GATE CITY — Bryce Cole Lamb was born a few months after his daddy, James Lamb of Duffield, Va., was sent to Iraq last September.
A member of the Virginia National Guard 237th Engineer Company, James Lamb used his leave time in January to visit his wife Rebecca shortly after Bryce was born.
On Sunday, Lamb got to see his 7-month-old son in person for only the second time. Lamb was among 22 Southwest Virginia members of the 237th Engineer Company to celebrate a homecoming Sunday afternoon at the Gate City National Guard armory.
They were expected to arrive between 4 and 5 p.m., but no one was complaining when the bus pulled into the armory parking lot about a half hour early. The returning soldiers were greeted with a barrage of hugs and kisses accompanied by tears of joy.
James Lamb admitted Sunday that it will take a while to get used to home again after spending almost a year in “a different world.” His plans for Sunday evening were to relax, enjoy a good meal and spend time with family.
“It feels great (to be home) but I’m kind of shocked right now,” Lamb said. “It’s part of the reintegration, it just feels odd. It’s a different world, so I’ll just have to kind of start over and and try to reintegrate again.”
The returning soldiers arrived shortly after 3:30 p.m. Sunday and visited with family and friends until around 5 p.m. when the homecoming ceremony started. Several local dignitaries participated in the ceremony and offered a few words including Delegate Terry Kilgore (R-Gate City), Maj. Gen. Claude Williams (retired), Gate City Mayor Mark Jenkins and the Rev. Strother Smith prior to dismissal of the soldiers.
Williams invited the family members of the returning soldiers to stand and give themselves a round of applause for giving the soldiers in Iraq love and support while keeping things going on the home front. He said he knows Scott County and Southwest Virginia are proud to welcome the solders back from Iraq “safe and sound.”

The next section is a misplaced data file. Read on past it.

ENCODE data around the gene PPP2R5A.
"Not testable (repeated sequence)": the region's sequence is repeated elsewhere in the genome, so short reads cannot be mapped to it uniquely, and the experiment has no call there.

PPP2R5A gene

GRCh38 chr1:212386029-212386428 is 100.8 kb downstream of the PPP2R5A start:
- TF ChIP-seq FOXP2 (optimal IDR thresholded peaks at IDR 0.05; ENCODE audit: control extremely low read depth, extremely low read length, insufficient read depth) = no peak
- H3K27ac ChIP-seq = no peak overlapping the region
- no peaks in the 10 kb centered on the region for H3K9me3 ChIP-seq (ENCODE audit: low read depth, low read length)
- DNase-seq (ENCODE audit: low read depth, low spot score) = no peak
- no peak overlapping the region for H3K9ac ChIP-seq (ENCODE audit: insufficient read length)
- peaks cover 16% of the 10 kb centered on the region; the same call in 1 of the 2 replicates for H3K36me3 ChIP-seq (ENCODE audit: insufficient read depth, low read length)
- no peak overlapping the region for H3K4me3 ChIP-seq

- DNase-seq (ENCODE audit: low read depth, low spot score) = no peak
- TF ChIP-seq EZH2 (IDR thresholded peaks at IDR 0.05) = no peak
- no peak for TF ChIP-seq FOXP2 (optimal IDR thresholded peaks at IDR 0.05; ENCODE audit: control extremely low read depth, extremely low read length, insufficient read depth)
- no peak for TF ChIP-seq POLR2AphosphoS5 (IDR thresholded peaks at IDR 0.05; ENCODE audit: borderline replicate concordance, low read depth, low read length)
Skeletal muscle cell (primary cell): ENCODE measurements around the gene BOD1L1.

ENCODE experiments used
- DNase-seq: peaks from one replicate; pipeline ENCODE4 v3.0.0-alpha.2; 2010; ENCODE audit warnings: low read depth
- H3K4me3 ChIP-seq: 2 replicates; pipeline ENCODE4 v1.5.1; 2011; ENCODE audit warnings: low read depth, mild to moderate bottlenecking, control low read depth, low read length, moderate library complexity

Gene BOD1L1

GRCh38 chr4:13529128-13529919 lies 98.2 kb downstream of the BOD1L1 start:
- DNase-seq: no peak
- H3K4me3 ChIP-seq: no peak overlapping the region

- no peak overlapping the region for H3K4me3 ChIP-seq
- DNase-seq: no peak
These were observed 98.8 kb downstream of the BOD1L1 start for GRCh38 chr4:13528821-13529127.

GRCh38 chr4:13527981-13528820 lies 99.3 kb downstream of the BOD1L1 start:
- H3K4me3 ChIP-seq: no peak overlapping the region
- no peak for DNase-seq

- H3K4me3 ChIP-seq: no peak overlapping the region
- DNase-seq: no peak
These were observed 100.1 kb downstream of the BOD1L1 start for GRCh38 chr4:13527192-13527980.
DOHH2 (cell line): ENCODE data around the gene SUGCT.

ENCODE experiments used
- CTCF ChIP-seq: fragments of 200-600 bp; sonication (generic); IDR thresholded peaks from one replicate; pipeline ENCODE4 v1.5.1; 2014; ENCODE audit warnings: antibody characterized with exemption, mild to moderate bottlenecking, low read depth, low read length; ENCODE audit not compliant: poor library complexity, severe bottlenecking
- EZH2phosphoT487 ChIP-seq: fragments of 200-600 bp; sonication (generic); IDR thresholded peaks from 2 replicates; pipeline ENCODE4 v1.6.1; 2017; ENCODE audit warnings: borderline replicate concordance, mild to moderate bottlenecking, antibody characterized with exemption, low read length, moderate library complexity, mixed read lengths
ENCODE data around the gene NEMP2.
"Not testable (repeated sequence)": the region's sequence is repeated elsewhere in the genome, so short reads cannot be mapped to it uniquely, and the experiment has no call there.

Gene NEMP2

While in Iraq the 237th Engineer Company conducted route clearance missions including clearance operations, patrols and searches for improvised explosive devices (IEDs) along main and alternate supply routes.
“It’s a horrendous place where they’ve just been,” Williams said. “I was there myself. Just being there is bad enough, but when you’re out on the highway trying to make the roads safe and dealing with IEDs and the bad guys who are there you can imagine what a toll that takes on you — day in and day out.”
The danger was in evidence Sunday at the armory, as following their dismissal each of the 22 returning soldiers got into a line and hugged a tearful Heather Spencer of Grundy, Va. Spencer, who was also invited to sit at the podium with the speakers during the ceremony, was the fiance of Sgt. David Lamber who was killed in an IED explosion on Oct. 26, 2007.
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